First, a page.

Epigenetic biomarkers of epithelial ovarian cancer
Ovarian cancer is the most lethal gynecological malignancy and the 5th leading cause of cancer death in women. Women with ovarian cancer are typically diagnosed at late stage, when the cancer has spread into the peritoneal cavity and complete surgical removal is difficult. The 5-year survival time for patients diagnosed at this stage is 30%, in contrast to a 5-year survival of 90% for patients diagnosed at early stage. Cancer screening and early detection have the potential to greatly decrease the mortality and morbidity from cancer. The emerging field of epigenetics offers a valuable opportunity to identify cancer-specific DNA methylation changes that can be used in the clinic to improve early-stage diagnosis and better predict response in treated patients. To date, numerous DNA methylation aberrations have been identified in epithelial ovarian cancer; here we review some candidate genes and pathways with potential clinical utility as biomarkers for diagnosis and/or prognosis. It has become clear that even with the great promise of DNA methylation biomarkers in epithelial ovarian cancer, the identification of highly specific, sensitive and robust panels of markers and the standardization of analysis techniques are still required in order to improve detection, treatment and thus patient outcome.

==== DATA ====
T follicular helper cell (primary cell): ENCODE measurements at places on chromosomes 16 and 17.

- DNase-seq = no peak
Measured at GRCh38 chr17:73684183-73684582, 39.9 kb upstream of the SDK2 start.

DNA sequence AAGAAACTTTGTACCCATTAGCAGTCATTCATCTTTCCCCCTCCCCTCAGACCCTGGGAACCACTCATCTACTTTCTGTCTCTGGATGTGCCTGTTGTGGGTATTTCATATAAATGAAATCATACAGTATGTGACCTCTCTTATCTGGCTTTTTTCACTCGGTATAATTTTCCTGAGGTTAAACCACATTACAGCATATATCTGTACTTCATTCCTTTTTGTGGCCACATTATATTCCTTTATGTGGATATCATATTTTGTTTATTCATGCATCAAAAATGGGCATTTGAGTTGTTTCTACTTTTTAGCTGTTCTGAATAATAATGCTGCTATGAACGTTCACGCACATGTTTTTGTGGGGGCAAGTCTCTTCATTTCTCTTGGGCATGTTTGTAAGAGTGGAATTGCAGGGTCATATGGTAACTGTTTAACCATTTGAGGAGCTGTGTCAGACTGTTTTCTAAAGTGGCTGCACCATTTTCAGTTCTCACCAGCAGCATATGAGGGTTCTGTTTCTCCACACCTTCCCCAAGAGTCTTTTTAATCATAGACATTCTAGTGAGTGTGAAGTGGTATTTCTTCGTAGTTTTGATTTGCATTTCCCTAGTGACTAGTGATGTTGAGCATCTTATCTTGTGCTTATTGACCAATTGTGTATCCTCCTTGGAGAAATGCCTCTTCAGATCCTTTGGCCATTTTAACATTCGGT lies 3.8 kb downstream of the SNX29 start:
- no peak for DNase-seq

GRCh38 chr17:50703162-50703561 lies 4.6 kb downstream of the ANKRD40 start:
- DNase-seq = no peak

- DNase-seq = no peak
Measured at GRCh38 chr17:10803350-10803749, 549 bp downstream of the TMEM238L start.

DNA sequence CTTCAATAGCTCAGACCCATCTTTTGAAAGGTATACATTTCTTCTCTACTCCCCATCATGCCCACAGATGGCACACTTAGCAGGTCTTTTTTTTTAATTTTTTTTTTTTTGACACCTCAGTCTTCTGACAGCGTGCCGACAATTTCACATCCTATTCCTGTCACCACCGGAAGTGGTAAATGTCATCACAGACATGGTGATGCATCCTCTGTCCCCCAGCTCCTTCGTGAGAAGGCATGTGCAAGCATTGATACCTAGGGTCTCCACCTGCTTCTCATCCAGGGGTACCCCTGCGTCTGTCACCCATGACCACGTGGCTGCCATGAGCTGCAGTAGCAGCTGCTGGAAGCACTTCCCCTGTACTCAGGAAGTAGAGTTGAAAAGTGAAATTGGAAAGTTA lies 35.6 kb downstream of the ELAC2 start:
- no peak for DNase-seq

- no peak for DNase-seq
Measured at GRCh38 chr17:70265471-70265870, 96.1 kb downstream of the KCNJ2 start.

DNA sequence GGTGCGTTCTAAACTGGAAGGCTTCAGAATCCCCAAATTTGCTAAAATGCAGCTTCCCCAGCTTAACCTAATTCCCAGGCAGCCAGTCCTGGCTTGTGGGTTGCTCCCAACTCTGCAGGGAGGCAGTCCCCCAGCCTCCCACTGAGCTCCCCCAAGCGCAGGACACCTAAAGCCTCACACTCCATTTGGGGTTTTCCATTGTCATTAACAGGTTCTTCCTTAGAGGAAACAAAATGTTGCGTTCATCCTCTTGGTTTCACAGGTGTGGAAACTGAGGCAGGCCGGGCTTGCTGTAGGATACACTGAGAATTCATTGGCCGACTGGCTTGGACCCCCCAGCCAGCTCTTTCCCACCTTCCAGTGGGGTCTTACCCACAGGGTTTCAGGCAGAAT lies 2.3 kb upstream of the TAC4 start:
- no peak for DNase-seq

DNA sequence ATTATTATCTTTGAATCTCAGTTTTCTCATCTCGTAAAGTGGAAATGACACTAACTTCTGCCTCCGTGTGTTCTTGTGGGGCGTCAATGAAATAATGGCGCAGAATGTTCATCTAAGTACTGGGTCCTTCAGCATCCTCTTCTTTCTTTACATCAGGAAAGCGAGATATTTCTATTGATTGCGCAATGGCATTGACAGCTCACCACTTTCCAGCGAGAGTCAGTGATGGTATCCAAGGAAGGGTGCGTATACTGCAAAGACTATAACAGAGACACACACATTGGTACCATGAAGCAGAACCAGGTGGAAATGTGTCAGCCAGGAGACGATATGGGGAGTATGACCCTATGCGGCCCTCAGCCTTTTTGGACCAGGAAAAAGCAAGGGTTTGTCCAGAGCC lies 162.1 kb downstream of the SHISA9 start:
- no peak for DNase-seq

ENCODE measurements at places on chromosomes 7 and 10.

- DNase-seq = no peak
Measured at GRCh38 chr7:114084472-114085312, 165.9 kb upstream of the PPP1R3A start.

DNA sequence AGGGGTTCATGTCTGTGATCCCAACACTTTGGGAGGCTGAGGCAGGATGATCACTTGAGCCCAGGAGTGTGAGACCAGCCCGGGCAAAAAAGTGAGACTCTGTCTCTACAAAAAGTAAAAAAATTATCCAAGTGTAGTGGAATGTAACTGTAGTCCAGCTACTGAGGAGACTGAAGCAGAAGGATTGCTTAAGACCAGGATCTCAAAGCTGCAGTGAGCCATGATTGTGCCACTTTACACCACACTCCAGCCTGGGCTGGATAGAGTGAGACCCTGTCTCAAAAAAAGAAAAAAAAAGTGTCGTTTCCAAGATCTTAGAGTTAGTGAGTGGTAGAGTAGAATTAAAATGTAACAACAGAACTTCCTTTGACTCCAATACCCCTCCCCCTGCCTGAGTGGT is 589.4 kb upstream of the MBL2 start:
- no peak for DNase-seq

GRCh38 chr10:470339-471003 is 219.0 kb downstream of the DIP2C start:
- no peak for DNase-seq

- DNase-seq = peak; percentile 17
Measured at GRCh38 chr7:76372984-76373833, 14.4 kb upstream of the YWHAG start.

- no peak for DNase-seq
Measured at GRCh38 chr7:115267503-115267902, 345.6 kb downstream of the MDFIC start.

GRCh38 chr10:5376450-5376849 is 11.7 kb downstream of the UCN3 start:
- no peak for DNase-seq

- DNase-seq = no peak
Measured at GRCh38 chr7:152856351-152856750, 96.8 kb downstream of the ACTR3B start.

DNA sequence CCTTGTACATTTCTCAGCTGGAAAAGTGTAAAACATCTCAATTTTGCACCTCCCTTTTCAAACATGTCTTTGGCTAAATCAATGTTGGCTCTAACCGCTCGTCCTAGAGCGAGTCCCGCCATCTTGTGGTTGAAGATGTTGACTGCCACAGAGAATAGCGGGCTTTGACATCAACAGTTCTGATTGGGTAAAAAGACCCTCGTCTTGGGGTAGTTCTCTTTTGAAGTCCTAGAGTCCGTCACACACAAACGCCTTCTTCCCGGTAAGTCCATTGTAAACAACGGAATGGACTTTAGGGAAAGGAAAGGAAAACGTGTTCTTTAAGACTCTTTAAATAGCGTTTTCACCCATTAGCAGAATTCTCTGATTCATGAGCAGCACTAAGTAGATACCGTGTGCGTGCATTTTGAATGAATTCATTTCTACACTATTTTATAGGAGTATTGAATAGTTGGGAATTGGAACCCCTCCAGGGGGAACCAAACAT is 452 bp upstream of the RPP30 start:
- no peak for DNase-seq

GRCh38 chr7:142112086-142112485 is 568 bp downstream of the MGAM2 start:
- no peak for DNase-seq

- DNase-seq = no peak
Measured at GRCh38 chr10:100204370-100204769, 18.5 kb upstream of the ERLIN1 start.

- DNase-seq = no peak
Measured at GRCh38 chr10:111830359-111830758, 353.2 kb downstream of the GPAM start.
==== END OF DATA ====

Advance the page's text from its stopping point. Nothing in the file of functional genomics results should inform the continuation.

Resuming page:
|Authors||Gloss, B.S.; Samimi, G.|
|Responsible Garvan Author||(missing name)|
|Publisher Name||CANCER LETTERS|
|URL link to publisher's version||http://www.ncbi.nlm.nih.gov/pubmed/22245949|
|OpenAccess link to author's accepted manuscript version||https://publications.gimr.garvan.org.au/open-access/11194|